4. All the good writing about Substack.

5. Hong Kong moral hazard.

6. AI to sum up research papers in a sentence.

7. John Lott update.

8. Further MMR/Covid results.

Saturday assorted links

1. Second wave coming to Belgium.  And “The ratings decline in sports confuse us only if we fail to see connections between liturgical worship and sports.

2. Partial protection from MMR?

3. “The primary impacts of reading rationalist blogs are that 1) I have been frequently distracted at work, and 2) my conversations have gotten much worse.

4. “As countries become greater economic friends in terms of welfare exposure, they become greater political friends in terms of United Nations voting and strategic rivalries.

5. How much is the weather driving Covid case cycles?

6. Who is on the FDA vaccine panel?

Thoughts on Peter Burke’s new book *The Polymath*

1. No one is really a polymath.

2. No one is really a unimath, for that matter.

3. Many supposed polymaths apply a relatively small number of learning techniques to many fields.  They remain specialized, although their modes of specialization happen not to line up with how the academic disciplines are divided.  Say you apply non-parametric statistics to five different fields — do you have one specialization or five?

4. What to make of the economist who can run experiments, use computational methods, build models, run regressions, find new data sources, has mastered machine learning, can speak fluently about macroeconomics, and popularize for a lay audience.  Is there any such person?  (No.)  Would he or she count as a polymath?

5. The medieval polymaths Albert the Great and Ramon Llull seem especially impressive to me, because they had to learn before printing presses or easy travel were available.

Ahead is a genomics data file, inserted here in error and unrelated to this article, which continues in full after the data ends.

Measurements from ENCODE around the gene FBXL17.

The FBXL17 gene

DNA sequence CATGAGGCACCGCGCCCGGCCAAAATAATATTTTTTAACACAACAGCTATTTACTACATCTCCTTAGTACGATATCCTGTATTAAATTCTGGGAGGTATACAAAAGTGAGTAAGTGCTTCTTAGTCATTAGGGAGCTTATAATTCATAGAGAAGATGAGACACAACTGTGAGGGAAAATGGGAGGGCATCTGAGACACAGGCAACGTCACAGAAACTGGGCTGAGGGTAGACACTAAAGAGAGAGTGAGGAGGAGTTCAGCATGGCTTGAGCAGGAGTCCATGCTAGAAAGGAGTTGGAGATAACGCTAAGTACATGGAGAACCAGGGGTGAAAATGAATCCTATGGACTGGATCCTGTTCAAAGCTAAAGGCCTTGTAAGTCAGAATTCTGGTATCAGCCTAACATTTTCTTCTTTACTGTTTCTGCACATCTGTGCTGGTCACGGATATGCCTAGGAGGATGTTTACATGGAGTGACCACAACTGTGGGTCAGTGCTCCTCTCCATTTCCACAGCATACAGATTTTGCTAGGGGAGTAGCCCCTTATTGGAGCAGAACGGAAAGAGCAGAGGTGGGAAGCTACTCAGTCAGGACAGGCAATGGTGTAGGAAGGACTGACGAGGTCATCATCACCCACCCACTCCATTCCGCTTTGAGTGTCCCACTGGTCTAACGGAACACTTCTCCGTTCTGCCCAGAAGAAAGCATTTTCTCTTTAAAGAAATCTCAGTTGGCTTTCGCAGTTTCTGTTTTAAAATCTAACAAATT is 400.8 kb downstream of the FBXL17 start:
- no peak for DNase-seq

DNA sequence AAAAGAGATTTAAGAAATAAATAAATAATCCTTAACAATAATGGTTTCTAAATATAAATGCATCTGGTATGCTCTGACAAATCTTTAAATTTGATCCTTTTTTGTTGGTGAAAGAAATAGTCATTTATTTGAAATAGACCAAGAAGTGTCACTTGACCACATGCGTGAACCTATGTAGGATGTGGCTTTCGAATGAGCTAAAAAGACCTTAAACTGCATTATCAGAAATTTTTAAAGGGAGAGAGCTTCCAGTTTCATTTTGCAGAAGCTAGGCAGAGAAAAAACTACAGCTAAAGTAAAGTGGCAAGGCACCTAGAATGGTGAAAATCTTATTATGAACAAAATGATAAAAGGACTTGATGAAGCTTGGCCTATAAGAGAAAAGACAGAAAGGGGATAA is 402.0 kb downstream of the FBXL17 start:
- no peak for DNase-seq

6. One of my views in talent search is that extremely talented people are almost always extraordinarily good at one or more entirely trivial tasks.  “I can tell exactly how much people weigh just by looking at them.”  That sort of thing.  What is your claim in this regard?  Polymaths also must encompass the trivial!

7. How many “polymaths” are great at say only seven very trivial tasks, and fail to excel at anything important.  Should the polymath concept be held hostage to Jeremy Bentham?

8. Is Leibniz — amazing philosopher, an inventor of the calculus, mastery of languages, theologian, diplomacy, legal reform, inventor, political theorist, and supposed expert on China — the most amazing polymath of all time?

9. Leonardo seems a little thin in actual achievement (though not imagination) once you get past the visual arts.  And there are fewer than fifteen paintings to his name.

10. I think of the 17th century as a peak time for polymaths.  Enough chances to learn and create things, and read lots, but not so much knowledge that you could stand on only one frontier.

11. John Stuart Mill is the most impressive polymath economist.

12. Alan Turing contributed to virtually every field, but in some sense he did only one thing.  Von Neumann did more than one thing, did he do two?  He too contributed to virtually every field.

13. I am very much a fan of Susan Sontag, but I think of her as having done, in essence, “only one thing.”

14. Here is a good piece Beware the Casual Polymath.

I am very happy to recommend this book, especially to MR readers, the full title is The Polymath: A Cultural History from Leonardo da Vinci to Susan Sontag, by Peter Burke.